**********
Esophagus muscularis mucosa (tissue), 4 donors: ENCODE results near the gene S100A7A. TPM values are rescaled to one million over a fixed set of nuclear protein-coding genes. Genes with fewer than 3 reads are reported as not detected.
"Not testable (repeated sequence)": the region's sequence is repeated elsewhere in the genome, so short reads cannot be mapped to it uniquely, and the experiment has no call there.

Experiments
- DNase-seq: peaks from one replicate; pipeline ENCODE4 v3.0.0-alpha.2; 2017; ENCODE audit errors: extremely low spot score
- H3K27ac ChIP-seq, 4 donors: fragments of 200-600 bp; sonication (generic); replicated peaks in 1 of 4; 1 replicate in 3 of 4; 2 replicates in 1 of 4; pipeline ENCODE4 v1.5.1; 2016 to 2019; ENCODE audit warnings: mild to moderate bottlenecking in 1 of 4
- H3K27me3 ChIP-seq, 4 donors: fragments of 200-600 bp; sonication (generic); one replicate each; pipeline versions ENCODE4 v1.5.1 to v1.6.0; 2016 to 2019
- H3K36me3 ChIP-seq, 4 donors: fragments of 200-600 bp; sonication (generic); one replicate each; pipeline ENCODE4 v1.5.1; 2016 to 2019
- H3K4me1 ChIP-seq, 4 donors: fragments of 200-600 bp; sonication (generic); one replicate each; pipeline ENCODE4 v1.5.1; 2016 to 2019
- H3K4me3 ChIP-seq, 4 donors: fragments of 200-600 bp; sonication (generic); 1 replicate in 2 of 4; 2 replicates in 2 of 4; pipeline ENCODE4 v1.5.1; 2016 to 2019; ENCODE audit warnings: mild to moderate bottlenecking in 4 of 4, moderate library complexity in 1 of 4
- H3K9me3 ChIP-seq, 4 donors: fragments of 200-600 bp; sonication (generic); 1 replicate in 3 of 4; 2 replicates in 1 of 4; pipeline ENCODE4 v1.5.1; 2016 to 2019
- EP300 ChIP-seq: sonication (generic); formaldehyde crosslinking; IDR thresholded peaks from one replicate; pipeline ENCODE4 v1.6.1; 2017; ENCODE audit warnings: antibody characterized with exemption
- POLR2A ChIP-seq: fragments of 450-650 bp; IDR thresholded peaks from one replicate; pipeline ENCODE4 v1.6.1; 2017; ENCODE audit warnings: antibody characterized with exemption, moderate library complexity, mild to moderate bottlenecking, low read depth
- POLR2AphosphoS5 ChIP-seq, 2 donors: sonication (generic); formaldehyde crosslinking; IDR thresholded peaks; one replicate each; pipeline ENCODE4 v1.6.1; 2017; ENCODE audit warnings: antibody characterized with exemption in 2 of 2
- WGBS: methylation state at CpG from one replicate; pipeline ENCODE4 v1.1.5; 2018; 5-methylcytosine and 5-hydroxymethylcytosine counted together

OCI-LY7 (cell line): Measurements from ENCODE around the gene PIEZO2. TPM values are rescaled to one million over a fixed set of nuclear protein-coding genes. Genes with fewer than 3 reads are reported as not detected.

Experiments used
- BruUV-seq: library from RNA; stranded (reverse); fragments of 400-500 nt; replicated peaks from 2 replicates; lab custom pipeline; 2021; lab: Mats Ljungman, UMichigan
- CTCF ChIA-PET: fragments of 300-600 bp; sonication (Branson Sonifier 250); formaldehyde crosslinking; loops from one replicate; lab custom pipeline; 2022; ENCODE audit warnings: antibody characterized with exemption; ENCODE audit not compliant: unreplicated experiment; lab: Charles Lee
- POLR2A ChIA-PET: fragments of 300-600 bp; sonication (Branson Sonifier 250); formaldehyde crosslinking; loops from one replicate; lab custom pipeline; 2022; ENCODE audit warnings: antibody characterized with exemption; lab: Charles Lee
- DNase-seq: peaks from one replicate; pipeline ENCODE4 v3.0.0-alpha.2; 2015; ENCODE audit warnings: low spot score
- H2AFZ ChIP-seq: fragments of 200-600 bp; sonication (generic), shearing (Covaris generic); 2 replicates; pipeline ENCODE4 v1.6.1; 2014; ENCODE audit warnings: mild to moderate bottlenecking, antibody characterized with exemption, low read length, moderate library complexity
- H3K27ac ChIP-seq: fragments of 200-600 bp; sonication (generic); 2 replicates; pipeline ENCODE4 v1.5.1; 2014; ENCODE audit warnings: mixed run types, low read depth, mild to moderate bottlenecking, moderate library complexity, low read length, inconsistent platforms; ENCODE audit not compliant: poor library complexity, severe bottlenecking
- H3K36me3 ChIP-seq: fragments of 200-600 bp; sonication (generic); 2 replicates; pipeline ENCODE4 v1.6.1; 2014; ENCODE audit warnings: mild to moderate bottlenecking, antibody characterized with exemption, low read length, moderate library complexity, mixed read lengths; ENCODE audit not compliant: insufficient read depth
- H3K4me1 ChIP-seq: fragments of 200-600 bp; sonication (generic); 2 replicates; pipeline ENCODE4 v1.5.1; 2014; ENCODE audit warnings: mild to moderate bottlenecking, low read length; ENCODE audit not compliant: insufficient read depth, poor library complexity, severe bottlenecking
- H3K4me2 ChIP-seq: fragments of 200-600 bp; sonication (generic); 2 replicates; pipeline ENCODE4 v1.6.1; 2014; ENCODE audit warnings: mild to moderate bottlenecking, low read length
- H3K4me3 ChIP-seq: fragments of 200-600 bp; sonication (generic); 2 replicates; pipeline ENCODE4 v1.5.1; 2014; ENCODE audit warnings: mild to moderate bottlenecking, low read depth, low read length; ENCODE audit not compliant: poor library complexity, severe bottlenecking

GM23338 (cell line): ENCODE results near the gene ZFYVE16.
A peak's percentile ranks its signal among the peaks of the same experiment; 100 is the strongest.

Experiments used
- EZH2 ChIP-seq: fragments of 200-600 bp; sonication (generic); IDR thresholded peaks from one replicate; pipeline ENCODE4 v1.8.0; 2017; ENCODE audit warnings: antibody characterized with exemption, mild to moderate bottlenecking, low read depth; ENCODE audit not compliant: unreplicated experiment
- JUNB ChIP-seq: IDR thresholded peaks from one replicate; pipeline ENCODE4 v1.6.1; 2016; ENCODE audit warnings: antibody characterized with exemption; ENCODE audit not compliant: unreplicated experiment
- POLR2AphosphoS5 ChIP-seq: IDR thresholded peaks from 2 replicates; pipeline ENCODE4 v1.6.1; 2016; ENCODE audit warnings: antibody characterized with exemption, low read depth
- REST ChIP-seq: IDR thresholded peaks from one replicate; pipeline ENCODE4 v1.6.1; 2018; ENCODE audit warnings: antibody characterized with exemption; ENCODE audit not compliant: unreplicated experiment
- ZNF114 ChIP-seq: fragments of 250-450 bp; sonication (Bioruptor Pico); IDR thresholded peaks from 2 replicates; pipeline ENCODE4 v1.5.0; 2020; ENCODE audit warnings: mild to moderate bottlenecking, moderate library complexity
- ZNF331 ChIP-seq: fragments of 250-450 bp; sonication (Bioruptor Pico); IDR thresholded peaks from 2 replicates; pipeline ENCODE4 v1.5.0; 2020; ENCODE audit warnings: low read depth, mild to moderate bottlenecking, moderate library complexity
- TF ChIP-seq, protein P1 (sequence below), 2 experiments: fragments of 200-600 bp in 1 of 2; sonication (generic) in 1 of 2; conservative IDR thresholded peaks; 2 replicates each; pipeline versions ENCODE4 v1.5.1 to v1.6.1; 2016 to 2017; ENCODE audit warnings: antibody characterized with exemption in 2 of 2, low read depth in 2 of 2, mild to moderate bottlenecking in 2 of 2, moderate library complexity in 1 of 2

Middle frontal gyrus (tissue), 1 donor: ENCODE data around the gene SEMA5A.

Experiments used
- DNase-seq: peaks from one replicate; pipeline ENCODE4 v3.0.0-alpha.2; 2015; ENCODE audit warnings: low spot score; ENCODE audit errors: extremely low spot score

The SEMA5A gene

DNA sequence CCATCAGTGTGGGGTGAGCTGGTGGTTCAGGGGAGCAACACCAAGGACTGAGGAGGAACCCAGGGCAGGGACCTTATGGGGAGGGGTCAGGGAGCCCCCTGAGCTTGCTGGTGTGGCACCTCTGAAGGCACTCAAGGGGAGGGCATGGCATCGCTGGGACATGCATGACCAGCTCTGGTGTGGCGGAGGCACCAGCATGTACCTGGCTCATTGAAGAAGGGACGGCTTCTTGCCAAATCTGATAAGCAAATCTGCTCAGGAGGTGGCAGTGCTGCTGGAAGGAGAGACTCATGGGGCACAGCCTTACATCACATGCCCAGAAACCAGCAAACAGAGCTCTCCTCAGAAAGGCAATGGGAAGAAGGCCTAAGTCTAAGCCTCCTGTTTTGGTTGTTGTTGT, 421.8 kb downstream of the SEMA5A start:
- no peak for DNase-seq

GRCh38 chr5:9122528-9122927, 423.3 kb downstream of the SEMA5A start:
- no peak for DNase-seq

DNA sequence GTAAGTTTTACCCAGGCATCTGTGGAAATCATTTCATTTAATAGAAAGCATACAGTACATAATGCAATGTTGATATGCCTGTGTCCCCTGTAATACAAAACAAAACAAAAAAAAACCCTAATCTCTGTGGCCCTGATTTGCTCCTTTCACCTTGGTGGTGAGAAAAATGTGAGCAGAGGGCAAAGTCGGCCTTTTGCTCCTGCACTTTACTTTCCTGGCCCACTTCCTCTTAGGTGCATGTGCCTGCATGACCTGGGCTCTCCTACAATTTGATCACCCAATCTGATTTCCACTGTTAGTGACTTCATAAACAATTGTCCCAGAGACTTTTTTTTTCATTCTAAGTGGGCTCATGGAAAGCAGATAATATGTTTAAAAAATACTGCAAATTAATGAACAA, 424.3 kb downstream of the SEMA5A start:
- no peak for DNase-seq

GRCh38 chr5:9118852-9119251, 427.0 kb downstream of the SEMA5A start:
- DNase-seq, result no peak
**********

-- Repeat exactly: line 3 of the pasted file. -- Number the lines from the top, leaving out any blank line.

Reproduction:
Experiments